How to Determine Future Value of Cash Flows

Cash flows are one-time or periodic inflows of money, such as dividends, or outflows, such as tuition expenses. Determining the future value of these cash flows is important for several reasons, including deciding whether you will have enough money saved for your retirement or for your kids' college education. The future value of a cash flow is what it will be worth if you invest it at a certain interest rate over several months or years.

Step 1

Compute the future value of one-time cash flows, such as a special cash dividend from a company. First, add the interest rate per period in decimal form to 1 and raise the sum to the power of the total number of compounding periods. The interest rate per period is the annual rate divided by the number of compounding periods per year. Second, multiply the result by the cash flow amount. For example, if interest compounds annually at 5 percent over 10 years, the future value of a single $100 cash flow is $100 multiplied by (1 plus 0.05) raised to the power of 10, or $100 multiplied by 1.6289, or about $163.

Step 2

Calculate the future value of different cash flows, such as holiday bonuses or the proceeds from selling surplus assets. You would simply add the future values of each cash flow. Continuing with the earlier example, if you had invested an additional $500 at 7 percent annually for the second five years of the 10-year period, the future value would be $500 multiplied by (1 plus 0.07) raised to the power of 5, or about $702. Therefore, the total future value after 10 years would be $163 plus $702, or $865.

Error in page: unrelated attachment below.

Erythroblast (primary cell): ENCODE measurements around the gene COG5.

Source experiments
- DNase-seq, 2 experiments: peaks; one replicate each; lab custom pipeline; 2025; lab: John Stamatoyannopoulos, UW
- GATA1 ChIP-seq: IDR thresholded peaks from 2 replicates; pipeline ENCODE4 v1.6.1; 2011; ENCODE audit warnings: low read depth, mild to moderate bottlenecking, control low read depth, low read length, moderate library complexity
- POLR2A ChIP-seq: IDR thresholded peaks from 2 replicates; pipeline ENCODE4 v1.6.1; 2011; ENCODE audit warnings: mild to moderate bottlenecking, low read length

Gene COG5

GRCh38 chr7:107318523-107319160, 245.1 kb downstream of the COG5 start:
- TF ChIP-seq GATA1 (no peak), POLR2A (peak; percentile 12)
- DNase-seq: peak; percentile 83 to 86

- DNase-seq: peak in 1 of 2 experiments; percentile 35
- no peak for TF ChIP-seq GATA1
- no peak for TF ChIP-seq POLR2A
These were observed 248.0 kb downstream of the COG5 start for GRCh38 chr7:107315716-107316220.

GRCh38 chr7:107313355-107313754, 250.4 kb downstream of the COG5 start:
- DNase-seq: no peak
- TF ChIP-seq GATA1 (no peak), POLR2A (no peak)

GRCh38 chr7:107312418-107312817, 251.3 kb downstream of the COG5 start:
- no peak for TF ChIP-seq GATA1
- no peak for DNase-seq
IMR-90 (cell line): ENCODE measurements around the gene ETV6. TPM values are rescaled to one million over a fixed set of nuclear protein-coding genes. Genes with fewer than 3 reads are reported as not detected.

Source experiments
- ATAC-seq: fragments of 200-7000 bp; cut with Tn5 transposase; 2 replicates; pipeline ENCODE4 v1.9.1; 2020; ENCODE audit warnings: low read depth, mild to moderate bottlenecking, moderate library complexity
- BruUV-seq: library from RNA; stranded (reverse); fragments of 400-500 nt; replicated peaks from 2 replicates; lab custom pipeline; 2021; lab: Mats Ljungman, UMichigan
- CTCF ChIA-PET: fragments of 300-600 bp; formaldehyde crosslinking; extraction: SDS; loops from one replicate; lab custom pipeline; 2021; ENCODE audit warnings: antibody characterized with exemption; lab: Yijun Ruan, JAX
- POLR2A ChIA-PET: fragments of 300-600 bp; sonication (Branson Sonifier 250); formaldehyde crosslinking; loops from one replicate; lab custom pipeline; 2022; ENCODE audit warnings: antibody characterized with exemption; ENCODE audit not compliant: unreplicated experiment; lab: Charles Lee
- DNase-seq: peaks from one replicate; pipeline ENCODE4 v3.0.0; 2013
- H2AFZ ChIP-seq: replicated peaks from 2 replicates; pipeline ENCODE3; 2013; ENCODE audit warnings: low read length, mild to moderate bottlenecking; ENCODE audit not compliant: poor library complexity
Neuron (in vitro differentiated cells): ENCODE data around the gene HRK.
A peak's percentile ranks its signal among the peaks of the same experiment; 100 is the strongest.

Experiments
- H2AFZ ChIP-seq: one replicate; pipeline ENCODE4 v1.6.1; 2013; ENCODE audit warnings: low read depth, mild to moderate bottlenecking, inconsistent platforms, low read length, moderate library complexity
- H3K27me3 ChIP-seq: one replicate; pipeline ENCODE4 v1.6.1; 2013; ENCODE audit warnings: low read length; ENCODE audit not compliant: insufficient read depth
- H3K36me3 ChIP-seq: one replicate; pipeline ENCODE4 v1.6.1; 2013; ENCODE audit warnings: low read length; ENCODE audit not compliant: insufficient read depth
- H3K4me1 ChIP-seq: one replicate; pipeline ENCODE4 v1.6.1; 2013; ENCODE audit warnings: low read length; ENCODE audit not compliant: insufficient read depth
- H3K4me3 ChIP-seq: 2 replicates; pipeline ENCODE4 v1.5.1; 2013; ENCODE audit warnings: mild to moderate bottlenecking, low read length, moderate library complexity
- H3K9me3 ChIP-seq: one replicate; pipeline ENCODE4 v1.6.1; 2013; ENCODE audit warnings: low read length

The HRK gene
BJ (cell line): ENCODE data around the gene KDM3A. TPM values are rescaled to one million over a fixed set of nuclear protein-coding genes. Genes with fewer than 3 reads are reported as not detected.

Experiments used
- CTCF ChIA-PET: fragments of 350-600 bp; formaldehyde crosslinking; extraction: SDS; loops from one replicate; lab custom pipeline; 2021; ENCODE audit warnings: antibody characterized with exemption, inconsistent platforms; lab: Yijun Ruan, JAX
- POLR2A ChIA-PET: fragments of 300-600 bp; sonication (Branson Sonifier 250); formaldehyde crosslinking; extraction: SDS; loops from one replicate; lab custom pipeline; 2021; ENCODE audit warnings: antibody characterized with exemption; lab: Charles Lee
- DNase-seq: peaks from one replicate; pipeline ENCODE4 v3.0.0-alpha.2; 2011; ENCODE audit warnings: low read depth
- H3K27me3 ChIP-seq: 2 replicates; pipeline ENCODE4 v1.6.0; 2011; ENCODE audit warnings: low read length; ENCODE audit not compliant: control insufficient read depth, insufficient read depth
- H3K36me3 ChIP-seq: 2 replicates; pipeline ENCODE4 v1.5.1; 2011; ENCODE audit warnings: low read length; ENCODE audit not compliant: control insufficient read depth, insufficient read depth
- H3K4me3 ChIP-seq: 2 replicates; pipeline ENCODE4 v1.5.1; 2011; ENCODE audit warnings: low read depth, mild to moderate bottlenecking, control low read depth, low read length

Step 3

Calculate the future value of a constant cash flow, such as semi-annual bond interest payments. First, add 1 to the interest rate per period in decimal form and raise the sum to the power of the total number of compounding periods. Second, subtract 1 from the result. Finally, multiply the result by the constant cash flow amount divided by the interest rate per period. For example, you may want to know the future value of quarterly cash flows of $50 if the annual interest rate is 5 percent. The quarterly interest rate would be 0.05 divided by 4, or 0.0125. First, add 1 to 0.0125 and raise it to the power of (5 multiplied by 4) to get 1.0125 raised to the power of 20, or about 1.282. Second, subtract 1 from 1.282 to get 0.282. Finally, multiply $50 by (0.282 divided by 0.0125) to get the future value of about $1,128.

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About the Author

Based in Ottawa, Canada, Chirantan Basu has been writing since 1995. His work has appeared in various publications and he has performed financial editing at a Wall Street firm. Basu holds a Bachelor of Engineering from Memorial University of Newfoundland, a Master of Business Administration from the University of Ottawa and holds the Canadian Investment Manager designation from the Canadian Securities Institute.

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